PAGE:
To initiate this study, we determined the sequences of 169 presumptive cancer genes in the cyst fluids of 19 IPMNs, each obtained from a different patient. Thirty-three of the 169 were oncogenes and the remainder were tumor suppressor genes. Though only a tiny subset of these 169 genes were known to be mutated in PDAs, all were known to be frequently mutated in at least one solid tumor type (FIG. 5 (Table S1). We additionally sequenced these genes in normal pancreatic, splenic or intestinal tissues of the same patients to determine which of the alterations identified were somatic. We chose to use massively parallel sequencing rather than Sanger sequencing for this analysis because we did not know what fraction of DNA purified from the cyst fluid was derived from neoplastic cells. Massively parallel sequencing has the capacity to identify mutations present in 2% or more of the studied cells while Sanger sequencing often requires >25% neoplastic cells for this purpose. IPMNs are by definition connected with the pancreatic duct system and the cyst fluid containing cellular debris and shed DNA from the neoplastic cells can be expected to be admixed with that of the cells and secretions derived from normal ductal epithelial cells.
 We devised a strategy to capture sequences of the 169 genes from cyst fluid DNA (FIG. 1). In brief, 244,000 oligonucleotides, each 60 bp in length and in aggregate covering the exonic sequences of all 169 genes, were synthesized in parallel using phosphoramadite chemistry on a single chip synthesized by Agilent Technologies. After removal from the chip, the oligonucleotide sequences were amplified by PCR and ligated together. Multiple displacement amplification was then used to further amplify the oligonucleotides, which were then bound to a filter. Finally, the filter was used to capture complementary DNA sequences from the cyst fluids and corresponding normal samples, and the captured DNA was subjected to massively parallel sequencing.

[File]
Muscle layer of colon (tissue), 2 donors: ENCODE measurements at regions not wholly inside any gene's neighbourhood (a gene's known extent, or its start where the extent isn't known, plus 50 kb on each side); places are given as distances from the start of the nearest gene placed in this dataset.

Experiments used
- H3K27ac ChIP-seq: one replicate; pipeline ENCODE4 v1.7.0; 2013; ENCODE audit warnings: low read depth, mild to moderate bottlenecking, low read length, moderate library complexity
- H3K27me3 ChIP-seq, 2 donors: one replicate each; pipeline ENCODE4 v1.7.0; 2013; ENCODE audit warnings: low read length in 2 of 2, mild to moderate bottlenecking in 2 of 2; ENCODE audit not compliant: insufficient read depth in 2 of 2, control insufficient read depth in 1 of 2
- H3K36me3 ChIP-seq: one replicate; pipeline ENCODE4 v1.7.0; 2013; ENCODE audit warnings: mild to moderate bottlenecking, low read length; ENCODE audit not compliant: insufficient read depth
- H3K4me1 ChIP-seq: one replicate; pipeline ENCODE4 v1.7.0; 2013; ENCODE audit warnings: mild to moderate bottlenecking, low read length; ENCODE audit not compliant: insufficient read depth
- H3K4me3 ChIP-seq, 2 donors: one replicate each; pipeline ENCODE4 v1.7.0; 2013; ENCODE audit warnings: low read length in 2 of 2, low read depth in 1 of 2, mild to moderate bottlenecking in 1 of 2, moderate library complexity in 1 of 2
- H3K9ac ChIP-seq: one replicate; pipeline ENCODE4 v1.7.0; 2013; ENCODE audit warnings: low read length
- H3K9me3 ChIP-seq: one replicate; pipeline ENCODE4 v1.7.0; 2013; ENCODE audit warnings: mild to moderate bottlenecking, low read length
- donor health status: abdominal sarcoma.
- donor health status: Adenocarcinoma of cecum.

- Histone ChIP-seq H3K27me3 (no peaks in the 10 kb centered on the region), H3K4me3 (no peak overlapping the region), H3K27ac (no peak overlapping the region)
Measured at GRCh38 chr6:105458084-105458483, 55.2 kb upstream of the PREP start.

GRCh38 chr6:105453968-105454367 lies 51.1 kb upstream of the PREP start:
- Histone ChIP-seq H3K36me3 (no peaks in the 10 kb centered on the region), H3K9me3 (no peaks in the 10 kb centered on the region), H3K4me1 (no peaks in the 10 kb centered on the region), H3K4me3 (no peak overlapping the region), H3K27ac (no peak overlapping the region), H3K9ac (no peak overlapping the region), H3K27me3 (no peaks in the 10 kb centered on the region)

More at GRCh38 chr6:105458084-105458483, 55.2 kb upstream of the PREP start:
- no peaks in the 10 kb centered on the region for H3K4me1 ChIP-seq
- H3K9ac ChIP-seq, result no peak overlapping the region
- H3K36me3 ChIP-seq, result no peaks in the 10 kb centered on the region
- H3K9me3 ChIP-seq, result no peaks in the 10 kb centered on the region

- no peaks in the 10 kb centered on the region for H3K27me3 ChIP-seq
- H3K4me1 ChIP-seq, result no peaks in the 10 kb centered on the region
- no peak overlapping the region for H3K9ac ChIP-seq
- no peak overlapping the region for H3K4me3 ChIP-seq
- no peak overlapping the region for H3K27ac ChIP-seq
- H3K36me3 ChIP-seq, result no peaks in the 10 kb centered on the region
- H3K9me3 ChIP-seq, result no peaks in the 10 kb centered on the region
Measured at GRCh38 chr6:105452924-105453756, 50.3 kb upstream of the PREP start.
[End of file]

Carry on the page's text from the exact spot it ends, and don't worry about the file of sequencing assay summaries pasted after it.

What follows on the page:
The target region corresponding to the coding exons of the 169 genes encompassed 584,871 bp. These bases were redundantly sequenced, with 902±411 (mean±1 SD) fold-coverage in the 38 samples sequenced (19 IPMN cyst fluids plus 19 matched DNA samples from normal tissues of the same patients). This coverage allowed us to confidently detect somatic mutations present in >5% of the template molecules.
 There were only two genes mutated in more than one IPMN-KRAS, which was mutated in 14 of the 19 IPMNs, and GNAS, which was mutated in 6 IPMNs. The mutations in GNAS all occurred at codon 201, resulting in either a R201H or R201C substitution. GNAS is a well-known oncogene that is mutated in pituitary and other uncommon tumor types (16-19). However, such mutations have rarely been reported in common epithelial tumors (20-22). In pituitary tumors, mutations cluster at two positions--codons 201 and 227 (16, 19). This clustering provides extraordinary opportunities for diagnosis, similar to that of KRAS. For example, the clustering of KRAS mutations has facilitated the design of assays to detect mutations in tumors of colorectal cancer patients eligible for therapy with antibodies to EGFR (23). All twelve KRAS mutations identified through massively parallel sequencing of cyst fluids were at codon 12, resulting in a G12D, G12V, or G12R amino acid change. KRAS mutations at codon 12 have previously been identified in the vast majority of PDAs as well as in 40 to 60% of IPMNs (24-29). GNAS mutations have not previously been identified in pancreatic cysts or in PDAs.